From Fine Art to RAK Art: Ras Al Khaimah Art Festival evolves

The Ras Al Khaimah Fine Arts Festival always seemed a misnomer. Fine art as a concept surely promotes aesthetic and intellectual purposes over (say) practical utility and/or handcrafted quality. Fine art implies hushed exhibition rooms, single-minded artists often working in garrets, highbrow art considered purely on its own merits.

RAKFAF was never been like that. It’s always celebrated openness – in defining ‘art’ as widely as possible, for instance to include cooking, entertainment and traditional crafts: in selection by open calls, with very few restrictions: in including the family (pet-friendly weekends has to be a unique innovation for an arts festival) and fostering a sense of community. For much of the time it’s also literally open, with al fresco displays around its Al Jazeera Al Hamra base and at outdoor locations like the Jabal Jais viewpoint and Al Marjan park.

So it must be with a slight sense of relief that the festival has thrown off the weight of its original name to be reborn as Ras Al Khaimah Art, surely to be known more simply as RAK Art – the centrepiece of the new Ras Al Khaimah Art initiative, a year-long programme of grants, masterclasses, and workshops held throughout the year with the goal of “identifying and cultivating existing and emerging talent” while maintaining engagement with the local community.

It has already kicked off with an exhibition outside the emirate, in the Sunken Garden of the Ritz-Carlton at DIFC (16 November to 16 December, 3pm till late: that’s it on the right). It features works by Emirati photographers Faisal Al Raes and Nuwair Al Hajeri; a display of bespoke jewellery from the private collection of Sheikha Hana bint Juma Al Majid, including the spectacular Savoy headpiece and Daisy hand ornament designed by Catherine Martin for Tiffany’s Great Gatsby collection; and finely crafted mother of pearl jewellery by Mohammed Rashed Al Suwaidi from Asateer, inspired by his family’s pearl-diving heritage and reflecting a modern reinterpretation of Emirati identity.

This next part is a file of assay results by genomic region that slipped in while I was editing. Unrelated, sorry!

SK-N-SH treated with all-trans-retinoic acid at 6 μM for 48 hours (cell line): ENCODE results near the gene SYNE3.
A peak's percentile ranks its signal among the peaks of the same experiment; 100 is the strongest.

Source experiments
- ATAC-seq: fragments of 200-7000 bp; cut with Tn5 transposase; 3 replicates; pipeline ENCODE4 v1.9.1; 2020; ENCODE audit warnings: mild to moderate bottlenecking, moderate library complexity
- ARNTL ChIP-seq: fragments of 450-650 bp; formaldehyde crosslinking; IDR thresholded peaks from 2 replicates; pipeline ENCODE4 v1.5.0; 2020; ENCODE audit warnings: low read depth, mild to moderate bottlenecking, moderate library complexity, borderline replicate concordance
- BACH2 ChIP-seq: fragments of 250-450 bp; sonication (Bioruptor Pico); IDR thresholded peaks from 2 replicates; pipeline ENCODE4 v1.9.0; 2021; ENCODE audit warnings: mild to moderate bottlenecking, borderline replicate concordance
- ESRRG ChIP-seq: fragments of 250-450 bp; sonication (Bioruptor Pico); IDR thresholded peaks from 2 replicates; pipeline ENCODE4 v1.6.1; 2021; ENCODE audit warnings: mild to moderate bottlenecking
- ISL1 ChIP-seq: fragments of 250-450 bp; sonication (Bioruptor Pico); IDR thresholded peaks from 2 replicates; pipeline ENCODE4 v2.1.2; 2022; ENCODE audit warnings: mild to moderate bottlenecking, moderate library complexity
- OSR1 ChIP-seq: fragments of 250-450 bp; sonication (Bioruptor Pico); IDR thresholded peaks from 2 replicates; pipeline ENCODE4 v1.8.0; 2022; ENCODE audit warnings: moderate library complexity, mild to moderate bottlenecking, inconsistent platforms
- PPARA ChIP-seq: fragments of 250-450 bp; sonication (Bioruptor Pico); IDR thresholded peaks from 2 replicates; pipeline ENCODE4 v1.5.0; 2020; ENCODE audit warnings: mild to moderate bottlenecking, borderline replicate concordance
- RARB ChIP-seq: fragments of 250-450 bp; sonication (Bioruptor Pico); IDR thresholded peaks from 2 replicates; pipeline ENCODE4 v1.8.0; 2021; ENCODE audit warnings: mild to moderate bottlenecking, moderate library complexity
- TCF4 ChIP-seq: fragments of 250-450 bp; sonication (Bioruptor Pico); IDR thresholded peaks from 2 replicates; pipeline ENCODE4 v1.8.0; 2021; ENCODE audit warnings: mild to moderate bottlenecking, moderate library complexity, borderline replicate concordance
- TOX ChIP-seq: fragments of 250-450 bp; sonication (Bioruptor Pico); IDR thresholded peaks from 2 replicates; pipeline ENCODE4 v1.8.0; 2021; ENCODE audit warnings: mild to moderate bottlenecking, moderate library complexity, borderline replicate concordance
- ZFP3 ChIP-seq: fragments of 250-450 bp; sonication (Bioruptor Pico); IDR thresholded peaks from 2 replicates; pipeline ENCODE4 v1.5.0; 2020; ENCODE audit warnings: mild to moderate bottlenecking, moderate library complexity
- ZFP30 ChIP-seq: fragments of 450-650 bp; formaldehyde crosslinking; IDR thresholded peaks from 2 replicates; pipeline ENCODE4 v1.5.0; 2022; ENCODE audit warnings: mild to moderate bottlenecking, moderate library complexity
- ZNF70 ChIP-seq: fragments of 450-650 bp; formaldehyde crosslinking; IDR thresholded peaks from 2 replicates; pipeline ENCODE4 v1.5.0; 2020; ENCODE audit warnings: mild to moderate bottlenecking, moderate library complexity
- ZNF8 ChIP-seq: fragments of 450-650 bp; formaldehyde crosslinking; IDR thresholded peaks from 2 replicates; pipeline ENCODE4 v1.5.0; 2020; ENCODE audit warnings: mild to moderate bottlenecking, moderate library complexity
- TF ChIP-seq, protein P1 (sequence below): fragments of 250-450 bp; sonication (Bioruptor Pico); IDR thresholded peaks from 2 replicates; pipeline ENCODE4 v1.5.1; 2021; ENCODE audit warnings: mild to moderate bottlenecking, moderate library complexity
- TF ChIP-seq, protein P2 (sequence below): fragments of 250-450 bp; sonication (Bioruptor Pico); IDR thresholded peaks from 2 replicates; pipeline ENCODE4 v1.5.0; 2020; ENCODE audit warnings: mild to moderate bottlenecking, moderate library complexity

Natasha Ridge, Founding Executive Director of RAK Art’s parent body the Sheikh Saud bin Saqr Al Qasimi Foundation for Policy Research, said the DIFC exhibition exemplifies the way Ras Al Khaimah Art will attract and showcase home-grown and international talent. “We are delighted to be working with inspiring artists, photographers, and filmmakers to provide just a small glimpse of the type of vibrant works that visitors will enjoy at our upcoming Festival.”

That runs 2 February to 29 February next year, offering “a month-long celebration that bridges heritage with modernity”. It is curated by the Swiss photographer and artistic director Alfio Tommasini, co-founder of Verzasca Foto Festival, where he’s responsible for the artistic direction and curation. His interest in the relationship between people and place should make for an interesting event.

The Festival has the theme ‘In Motion’ – representing the new beginning with a chance to reimagine what’s possible for the next decade of the Festival. At the same time it is an invitation to embrace the beauty, diversity, and constant evolution of the world around us – perhaps an opportunity to question what the new ‘normal’ should be in a post-Covid AI-imminent world: as the organisers put it, “Ras Al Khaimah Art 2024 seeks to simultaneously celebrate and critique the power of motion and change … From the mechanical to the natural, we ask you to reflect on what it means to live life in motion once again”.

In practice this will be realised for the upcoming 12th edition with a curated display by over 90 artists working in multiple media, 2D and 3D, plus masterclasses and public talks, live performances, outdoor cinema, and youth development programmes. As usual it will be hosted primarily within the Al Jazeera Al Hamra Heritage Village, the Festival’s permanent home now.

This has always been one of our favourite art-and-more experiences in the UAE, mixing the conventional idea of ‘art’ (in a broad sense) with real life – entertainment, family, fun, pleasure. The revamp looks like real evolution and augers well. More information here.

Carey Mulligan as Daisy Buchanan wearing the original Savoy Headpiece and Daisy Hand Ornament, later part of Tiffany’s Great Gatsby collection

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